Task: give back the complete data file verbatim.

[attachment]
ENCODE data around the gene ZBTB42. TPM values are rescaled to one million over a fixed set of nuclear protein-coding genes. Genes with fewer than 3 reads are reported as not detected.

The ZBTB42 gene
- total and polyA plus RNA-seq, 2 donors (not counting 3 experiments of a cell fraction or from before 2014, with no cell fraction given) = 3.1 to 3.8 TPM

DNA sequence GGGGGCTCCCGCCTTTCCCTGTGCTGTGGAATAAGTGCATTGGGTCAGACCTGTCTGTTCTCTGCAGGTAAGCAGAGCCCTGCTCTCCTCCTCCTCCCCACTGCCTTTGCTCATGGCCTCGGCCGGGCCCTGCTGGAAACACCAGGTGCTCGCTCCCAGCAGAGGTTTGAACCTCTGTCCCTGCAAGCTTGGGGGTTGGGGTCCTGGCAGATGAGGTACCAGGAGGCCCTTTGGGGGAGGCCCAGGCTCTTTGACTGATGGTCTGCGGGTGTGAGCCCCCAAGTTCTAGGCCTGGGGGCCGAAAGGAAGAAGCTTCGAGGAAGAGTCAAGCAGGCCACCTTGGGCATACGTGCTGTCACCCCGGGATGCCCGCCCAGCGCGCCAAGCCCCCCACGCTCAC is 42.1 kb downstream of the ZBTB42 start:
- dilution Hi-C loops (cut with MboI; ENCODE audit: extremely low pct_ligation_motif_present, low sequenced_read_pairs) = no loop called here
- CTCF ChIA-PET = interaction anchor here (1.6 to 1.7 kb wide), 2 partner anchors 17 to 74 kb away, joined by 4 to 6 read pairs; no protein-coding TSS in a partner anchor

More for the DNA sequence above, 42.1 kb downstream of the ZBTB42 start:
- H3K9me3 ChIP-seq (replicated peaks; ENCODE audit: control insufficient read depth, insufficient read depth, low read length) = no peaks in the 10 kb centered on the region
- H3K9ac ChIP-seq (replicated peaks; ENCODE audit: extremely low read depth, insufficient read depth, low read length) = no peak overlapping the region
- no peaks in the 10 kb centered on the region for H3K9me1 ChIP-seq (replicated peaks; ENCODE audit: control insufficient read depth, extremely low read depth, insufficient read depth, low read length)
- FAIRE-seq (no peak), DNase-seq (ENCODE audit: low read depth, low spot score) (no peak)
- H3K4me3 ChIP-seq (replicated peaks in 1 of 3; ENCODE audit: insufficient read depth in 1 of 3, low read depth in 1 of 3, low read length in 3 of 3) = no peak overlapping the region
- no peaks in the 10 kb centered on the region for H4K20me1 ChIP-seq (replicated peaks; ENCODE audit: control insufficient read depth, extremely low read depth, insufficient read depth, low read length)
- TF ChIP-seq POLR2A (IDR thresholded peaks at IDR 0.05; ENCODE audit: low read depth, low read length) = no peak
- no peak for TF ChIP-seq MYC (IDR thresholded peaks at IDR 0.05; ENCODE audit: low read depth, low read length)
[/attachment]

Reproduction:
ENCODE data around the gene ZBTB42. TPM values are rescaled to one million over a fixed set of nuclear protein-coding genes. Genes with fewer than 3 reads are reported as not detected.

The ZBTB42 gene
- total and polyA plus RNA-seq, 2 donors (not counting 3 experiments of a cell fraction or from before 2014, with no cell fraction given) = 3.1 to 3.8 TPM

DNA sequence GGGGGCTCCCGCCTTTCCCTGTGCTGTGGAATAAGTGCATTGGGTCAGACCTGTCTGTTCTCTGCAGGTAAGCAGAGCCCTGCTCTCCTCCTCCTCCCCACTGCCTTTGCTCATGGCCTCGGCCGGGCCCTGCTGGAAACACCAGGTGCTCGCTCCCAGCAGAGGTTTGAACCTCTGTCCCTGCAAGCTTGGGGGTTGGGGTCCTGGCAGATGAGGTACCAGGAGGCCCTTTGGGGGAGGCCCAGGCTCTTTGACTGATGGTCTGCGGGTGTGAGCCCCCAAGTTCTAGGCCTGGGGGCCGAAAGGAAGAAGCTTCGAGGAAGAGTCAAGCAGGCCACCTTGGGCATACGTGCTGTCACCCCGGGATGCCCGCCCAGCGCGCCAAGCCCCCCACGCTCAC is 42.1 kb downstream of the ZBTB42 start:
- dilution Hi-C loops (cut with MboI; ENCODE audit: extremely low pct_ligation_motif_present, low sequenced_read_pairs) = no loop called here
- CTCF ChIA-PET = interaction anchor here (1.6 to 1.7 kb wide), 2 partner anchors 17 to 74 kb away, joined by 4 to 6 read pairs; no protein-coding TSS in a partner anchor

More for the DNA sequence above, 42.1 kb downstream of the ZBTB42 start:
- H3K9me3 ChIP-seq (replicated peaks; ENCODE audit: control insufficient read depth, insufficient read depth, low read length) = no peaks in the 10 kb centered on the region
- H3K9ac ChIP-seq (replicated peaks; ENCODE audit: extremely low read depth, insufficient read depth, low read length) = no peak overlapping the region
- no peaks in the 10 kb centered on the region for H3K9me1 ChIP-seq (replicated peaks; ENCODE audit: control insufficient read depth, extremely low read depth, insufficient read depth, low read length)
- FAIRE-seq (no peak), DNase-seq (ENCODE audit: low read depth, low spot score) (no peak)
- H3K4me3 ChIP-seq (replicated peaks in 1 of 3; ENCODE audit: insufficient read depth in 1 of 3, low read depth in 1 of 3, low read length in 3 of 3) = no peak overlapping the region
- no peaks in the 10 kb centered on the region for H4K20me1 ChIP-seq (replicated peaks; ENCODE audit: control insufficient read depth, extremely low read depth, insufficient read depth, low read length)
- TF ChIP-seq POLR2A (IDR thresholded peaks at IDR 0.05; ENCODE audit: low read depth, low read length) = no peak
- no peak for TF ChIP-seq MYC (IDR thresholded peaks at IDR 0.05; ENCODE audit: low read depth, low read length)